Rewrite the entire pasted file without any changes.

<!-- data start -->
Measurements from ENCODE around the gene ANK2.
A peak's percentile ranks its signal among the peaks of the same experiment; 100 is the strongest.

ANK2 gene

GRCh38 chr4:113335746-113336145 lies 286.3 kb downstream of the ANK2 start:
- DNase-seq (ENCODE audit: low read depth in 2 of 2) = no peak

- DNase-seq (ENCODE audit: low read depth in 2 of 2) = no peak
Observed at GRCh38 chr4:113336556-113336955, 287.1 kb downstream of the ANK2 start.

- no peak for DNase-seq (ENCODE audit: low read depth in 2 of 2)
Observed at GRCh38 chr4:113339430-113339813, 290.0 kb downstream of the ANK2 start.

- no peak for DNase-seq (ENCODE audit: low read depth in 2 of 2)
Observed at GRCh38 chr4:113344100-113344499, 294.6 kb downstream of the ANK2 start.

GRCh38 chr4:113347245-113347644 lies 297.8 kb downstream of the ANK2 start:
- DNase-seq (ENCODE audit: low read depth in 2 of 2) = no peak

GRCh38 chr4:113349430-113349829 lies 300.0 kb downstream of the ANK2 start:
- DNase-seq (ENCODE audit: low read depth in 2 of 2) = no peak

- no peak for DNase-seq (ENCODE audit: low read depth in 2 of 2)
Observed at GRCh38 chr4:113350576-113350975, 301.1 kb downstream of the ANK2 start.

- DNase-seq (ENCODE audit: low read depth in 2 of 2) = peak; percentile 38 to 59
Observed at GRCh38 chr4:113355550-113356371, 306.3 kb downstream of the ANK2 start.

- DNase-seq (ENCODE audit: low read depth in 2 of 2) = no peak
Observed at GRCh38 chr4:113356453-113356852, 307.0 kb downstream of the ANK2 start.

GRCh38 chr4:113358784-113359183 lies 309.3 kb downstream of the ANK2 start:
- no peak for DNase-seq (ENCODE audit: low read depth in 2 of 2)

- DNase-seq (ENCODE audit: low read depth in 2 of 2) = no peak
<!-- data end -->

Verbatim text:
Measurements from ENCODE around the gene ANK2.
A peak's percentile ranks its signal among the peaks of the same experiment; 100 is the strongest.

ANK2 gene

GRCh38 chr4:113335746-113336145 lies 286.3 kb downstream of the ANK2 start:
- DNase-seq (ENCODE audit: low read depth in 2 of 2) = no peak

- DNase-seq (ENCODE audit: low read depth in 2 of 2) = no peak
Observed at GRCh38 chr4:113336556-113336955, 287.1 kb downstream of the ANK2 start.

- no peak for DNase-seq (ENCODE audit: low read depth in 2 of 2)
Observed at GRCh38 chr4:113339430-113339813, 290.0 kb downstream of the ANK2 start.

- no peak for DNase-seq (ENCODE audit: low read depth in 2 of 2)
Observed at GRCh38 chr4:113344100-113344499, 294.6 kb downstream of the ANK2 start.

GRCh38 chr4:113347245-113347644 lies 297.8 kb downstream of the ANK2 start:
- DNase-seq (ENCODE audit: low read depth in 2 of 2) = no peak

GRCh38 chr4:113349430-113349829 lies 300.0 kb downstream of the ANK2 start:
- DNase-seq (ENCODE audit: low read depth in 2 of 2) = no peak

- no peak for DNase-seq (ENCODE audit: low read depth in 2 of 2)
Observed at GRCh38 chr4:113350576-113350975, 301.1 kb downstream of the ANK2 start.

- DNase-seq (ENCODE audit: low read depth in 2 of 2) = peak; percentile 38 to 59
Observed at GRCh38 chr4:113355550-113356371, 306.3 kb downstream of the ANK2 start.

- DNase-seq (ENCODE audit: low read depth in 2 of 2) = no peak
Observed at GRCh38 chr4:113356453-113356852, 307.0 kb downstream of the ANK2 start.

GRCh38 chr4:113358784-113359183 lies 309.3 kb downstream of the ANK2 start:
- no peak for DNase-seq (ENCODE audit: low read depth in 2 of 2)

- DNase-seq (ENCODE audit: low read depth in 2 of 2) = no peak